The Philadelphia Police Department has crafted a new policy for police officers who have tattoos and other forms of visible body art. The move comes five months after the department became entangled in a controversy over an officer who was photographed on duty in a polo shirt that showed off tattoos on his arms that many critics believed were Nazi-inspired.
Directive 6.7 is scheduled to take effect March 1 and will prohibit officers from having any tattoos that are "offensive, extremist, indecent, racist or sexist while on duty," according to a copy of the policy obtained by the Philadelphia Inquirer and Daily News.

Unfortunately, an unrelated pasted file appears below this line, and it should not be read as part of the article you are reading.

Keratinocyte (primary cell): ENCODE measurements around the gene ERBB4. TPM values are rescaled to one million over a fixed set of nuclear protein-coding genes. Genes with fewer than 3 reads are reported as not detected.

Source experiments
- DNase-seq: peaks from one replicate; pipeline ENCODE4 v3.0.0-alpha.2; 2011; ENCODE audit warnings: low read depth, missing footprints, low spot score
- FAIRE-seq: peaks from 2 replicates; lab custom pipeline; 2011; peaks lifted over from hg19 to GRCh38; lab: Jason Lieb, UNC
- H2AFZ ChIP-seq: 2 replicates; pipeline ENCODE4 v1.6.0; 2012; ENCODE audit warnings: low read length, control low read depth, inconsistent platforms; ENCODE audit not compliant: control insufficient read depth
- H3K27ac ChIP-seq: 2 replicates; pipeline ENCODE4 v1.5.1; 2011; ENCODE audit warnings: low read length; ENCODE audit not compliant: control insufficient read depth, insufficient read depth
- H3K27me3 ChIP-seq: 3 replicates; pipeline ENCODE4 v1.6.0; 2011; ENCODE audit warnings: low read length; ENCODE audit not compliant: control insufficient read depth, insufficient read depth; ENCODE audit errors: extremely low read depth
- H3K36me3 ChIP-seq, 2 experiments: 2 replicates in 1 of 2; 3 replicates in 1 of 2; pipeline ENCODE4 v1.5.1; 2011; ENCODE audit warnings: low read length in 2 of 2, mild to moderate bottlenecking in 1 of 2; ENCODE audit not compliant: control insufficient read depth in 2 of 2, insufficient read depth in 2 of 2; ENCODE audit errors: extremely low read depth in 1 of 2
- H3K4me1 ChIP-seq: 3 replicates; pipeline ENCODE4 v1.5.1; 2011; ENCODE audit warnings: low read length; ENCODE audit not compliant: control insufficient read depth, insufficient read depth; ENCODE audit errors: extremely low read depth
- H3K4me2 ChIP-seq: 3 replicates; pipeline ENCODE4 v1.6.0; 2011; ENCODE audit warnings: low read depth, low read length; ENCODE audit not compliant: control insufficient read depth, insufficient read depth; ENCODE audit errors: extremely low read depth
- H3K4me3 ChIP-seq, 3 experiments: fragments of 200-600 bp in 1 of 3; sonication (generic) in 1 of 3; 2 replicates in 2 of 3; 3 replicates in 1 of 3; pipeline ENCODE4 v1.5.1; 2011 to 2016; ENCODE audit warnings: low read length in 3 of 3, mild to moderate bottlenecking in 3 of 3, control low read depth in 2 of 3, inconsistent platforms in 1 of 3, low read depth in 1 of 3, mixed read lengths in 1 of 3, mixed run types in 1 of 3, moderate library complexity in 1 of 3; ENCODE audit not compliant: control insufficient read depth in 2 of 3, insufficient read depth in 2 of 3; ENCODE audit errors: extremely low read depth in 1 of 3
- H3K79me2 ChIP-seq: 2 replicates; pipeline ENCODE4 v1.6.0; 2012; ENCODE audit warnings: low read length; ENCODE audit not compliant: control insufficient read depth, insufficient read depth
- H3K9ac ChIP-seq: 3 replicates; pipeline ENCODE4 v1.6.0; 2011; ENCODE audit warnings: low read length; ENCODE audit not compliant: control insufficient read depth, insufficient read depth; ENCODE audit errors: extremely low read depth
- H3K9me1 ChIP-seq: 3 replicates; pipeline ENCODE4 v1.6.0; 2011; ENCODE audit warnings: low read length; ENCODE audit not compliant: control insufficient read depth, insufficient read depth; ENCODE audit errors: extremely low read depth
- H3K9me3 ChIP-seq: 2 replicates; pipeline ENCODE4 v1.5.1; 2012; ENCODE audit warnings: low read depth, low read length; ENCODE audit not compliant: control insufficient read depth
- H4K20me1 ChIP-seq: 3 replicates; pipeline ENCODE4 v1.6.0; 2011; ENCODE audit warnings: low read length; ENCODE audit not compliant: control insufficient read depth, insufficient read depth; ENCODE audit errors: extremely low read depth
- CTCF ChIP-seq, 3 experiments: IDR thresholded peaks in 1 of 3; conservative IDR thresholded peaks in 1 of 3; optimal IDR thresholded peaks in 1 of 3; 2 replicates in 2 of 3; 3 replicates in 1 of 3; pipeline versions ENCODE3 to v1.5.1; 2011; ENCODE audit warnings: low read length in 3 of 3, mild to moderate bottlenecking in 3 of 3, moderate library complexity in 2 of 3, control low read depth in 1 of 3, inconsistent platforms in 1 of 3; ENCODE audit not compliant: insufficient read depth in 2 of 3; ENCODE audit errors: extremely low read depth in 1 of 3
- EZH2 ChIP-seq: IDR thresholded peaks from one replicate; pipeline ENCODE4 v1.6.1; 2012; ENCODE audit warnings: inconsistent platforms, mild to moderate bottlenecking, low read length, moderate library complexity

Head, face, neck, and scalp tattoos are also forbidden. Officers who already have them will be expected to cover them with cosmetics or clothing. Tattooed eyebrows won't be banned, but the department is opposed to more extreme types of body art, like "tongue splitting or bifurcation," unnaturally colored contact lenses, branding, and "abnormal filing of teeth."
Supervisors will be expected to look for any signs of prohibited tattoos. If an officer refuses to cover up body art, he or she could be sent to the Records and Identification Unit to have the images photographed, and the matter would be passed on to a departmental Tattoo/Body Art Review Board, according to the policy.